77 P. 951
S.F. No. 3768.Supreme Court of California, Department One.
July 29, 1904.
APPEAL from a judgment of the Superior Court of Alameda County. W.E. Greene, Judge.
The facts are stated in the opinion.
Thomas K. Kase, for Appellant.
M.W. Simpson, for Respondents.
This a suit for mandamus against the board of trustees of the city of Alameda and the trustees individually.
The case involves the effect of an ordinance of the defendant board, and the refusal of the board to comply with its terms.
The ordinance, so far as material, is as follows: —
Section 1: “Whenever ten per cent of the legal voters of the city of Alameda shall petition in writing therefor, the board of trustees shall submit to said voters such proposition of local public interest as may be specified in said petition, said submission to be made for the purpose of enabling the said voters to express their approval or disapproval of the question so to be voted upon, and to be made in the form and manner in this ordinance hereinafter provided.”
Sections 3 and 4 provide for the submission of the question to be voted on to the voters at “any general or municipal election,” and the duties of the city clerk thereto.
Section 5: “The result . . . shall be regarded by the trustees . . . as advisory of the line of action of said board.”
Under this ordinance a petition was filed with the board signed by six hundred, or more than ten per cent, of the legal voters of the city, praying the board to submit to the voters at “a special election” certain propositions therein specified “of local public interest,” relating to proposed railway franchises over certain streets. But “the defendants, it is alleged, have neglected and refused and still neglect and refuse to comply with said petition”; and it is further alleged, in effect, that the board intends to ignore the petition and the ordinance, and to give the franchise to one of certain railroad companies named in the petition. The prayer of the petition is for a mandate to the board to desist and refrain from granting the franchise in question to any corporation, and to comply with the ordinance.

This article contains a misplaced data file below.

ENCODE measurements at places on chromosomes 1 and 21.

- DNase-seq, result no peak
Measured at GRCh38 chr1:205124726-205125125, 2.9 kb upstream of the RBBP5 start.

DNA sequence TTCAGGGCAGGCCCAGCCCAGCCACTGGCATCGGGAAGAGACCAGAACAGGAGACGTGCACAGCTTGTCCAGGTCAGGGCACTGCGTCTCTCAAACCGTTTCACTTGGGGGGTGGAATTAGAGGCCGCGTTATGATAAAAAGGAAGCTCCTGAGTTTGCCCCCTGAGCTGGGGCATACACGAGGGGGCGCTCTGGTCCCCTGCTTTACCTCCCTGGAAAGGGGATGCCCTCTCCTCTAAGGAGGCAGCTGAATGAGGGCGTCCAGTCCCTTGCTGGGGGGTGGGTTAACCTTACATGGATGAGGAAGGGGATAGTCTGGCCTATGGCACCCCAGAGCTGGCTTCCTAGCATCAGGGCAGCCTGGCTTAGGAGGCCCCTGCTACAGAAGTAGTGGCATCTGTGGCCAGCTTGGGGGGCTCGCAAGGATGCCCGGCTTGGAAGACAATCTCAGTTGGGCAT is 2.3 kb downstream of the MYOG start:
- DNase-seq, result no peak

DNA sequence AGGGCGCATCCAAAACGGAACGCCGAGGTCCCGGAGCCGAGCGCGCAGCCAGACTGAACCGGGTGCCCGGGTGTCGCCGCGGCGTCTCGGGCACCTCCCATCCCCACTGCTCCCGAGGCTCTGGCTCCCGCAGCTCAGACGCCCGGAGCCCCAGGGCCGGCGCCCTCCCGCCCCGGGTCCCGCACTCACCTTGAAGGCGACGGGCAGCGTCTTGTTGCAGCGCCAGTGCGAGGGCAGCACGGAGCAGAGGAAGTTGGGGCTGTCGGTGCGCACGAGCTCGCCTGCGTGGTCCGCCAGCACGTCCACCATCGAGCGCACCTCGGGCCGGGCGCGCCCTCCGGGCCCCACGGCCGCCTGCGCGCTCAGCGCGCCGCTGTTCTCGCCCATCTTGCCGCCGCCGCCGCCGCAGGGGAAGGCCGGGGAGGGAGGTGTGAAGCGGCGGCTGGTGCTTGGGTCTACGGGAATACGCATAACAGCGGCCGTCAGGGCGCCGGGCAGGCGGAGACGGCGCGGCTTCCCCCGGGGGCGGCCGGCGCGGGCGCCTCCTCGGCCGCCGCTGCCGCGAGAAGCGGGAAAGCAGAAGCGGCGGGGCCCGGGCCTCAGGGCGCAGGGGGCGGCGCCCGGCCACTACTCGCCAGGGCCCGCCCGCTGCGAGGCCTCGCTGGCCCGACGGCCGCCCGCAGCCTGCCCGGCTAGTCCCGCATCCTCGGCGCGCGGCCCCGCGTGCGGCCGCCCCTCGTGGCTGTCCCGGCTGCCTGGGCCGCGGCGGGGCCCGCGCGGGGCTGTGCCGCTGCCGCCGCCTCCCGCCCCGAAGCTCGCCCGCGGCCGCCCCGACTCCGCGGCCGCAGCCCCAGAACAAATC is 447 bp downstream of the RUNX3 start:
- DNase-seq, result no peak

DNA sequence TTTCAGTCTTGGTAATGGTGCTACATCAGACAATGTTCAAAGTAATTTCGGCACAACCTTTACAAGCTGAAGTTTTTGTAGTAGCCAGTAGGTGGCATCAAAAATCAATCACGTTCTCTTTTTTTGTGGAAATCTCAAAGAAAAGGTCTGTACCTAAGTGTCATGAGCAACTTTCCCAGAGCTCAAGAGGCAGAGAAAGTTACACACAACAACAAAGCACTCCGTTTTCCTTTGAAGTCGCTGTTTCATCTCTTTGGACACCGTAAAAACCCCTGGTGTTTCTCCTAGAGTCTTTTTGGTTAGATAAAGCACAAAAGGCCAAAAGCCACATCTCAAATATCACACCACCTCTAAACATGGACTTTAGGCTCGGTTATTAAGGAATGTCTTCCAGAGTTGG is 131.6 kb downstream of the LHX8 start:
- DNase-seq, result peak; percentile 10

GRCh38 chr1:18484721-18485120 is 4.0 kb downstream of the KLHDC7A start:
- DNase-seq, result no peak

The position of the appellant is, that the ordinance is mandatory, and that compliance with its provisions by the board of trustees is “a condition precedent to their acting legislatively, in awarding or refusing franchises to railroad corporations.” But if this be the case, the effect of the ordinance would be in this and other cases where petitions may be filed, to suspend the legislative and discretionary powers of the board. The period of suspension, it is contended by respondents with apparent justice, would in all cases be until the next general or municipal election — that is to say, for a period
that might be two years, and in the present case in fact is over a year. This, indeed, is contested by the appellant’s counsel, who claims that the ordinance provides for special elections when deemed by the board desirable. But we deem it immaterial whether the longer or the shorter period be taken. In either case it is obvious that it was beyond the powers of the board by ordinance or otherwise to divest itself and succeeding boards, for a longer or a shorter period, of powers vested in it by the general law for the benefit of its constituents. For this would be to repea pro tanto the general law. Nor, if this objection could be obviated, would it have been competent for the board thus to bind its successors. (Broom’s Leg. Max. Leges posteriores, etc Kellogg v. Oshkosh, 14 Wis. 623, 628; Brightman v. Kirkner, 22 Wis. 54, 58.)
But we do not think it necessary to give to the ordinance such a construction. The words “the board of trustees shall submit to said voters,” etc., are not necessarily to be construed as mandatory (Bouvier’s Law Dictionary, “shall”; Railroad Co. v Hecht, 95 U.S. 170); and in the present case there is no reason to suppose that they were so intended. It is more reasonable to suppose that the ordinance was intended as a mere rule of procedure for the guidance of the board, and as such to be observed or disregarded by the board in its discretion, as circumstances might require. Whether, as thus construed, it was within the power of the board to enact it, or in other words, whether it is in the power of the board to provide for the submission of questions of this kind to the voters of the city (a question largely discussed in the briefs), it is unnecessary in this case to determine.
We advise that the judgment appealed from be affirmed.
Chipman, C., and Harrison, C., concurred.
For the reasons given in the foregoing opinion the judgment appealed from is affirmed.
Van Dyke, J., Shaw, J., Angellotti, J.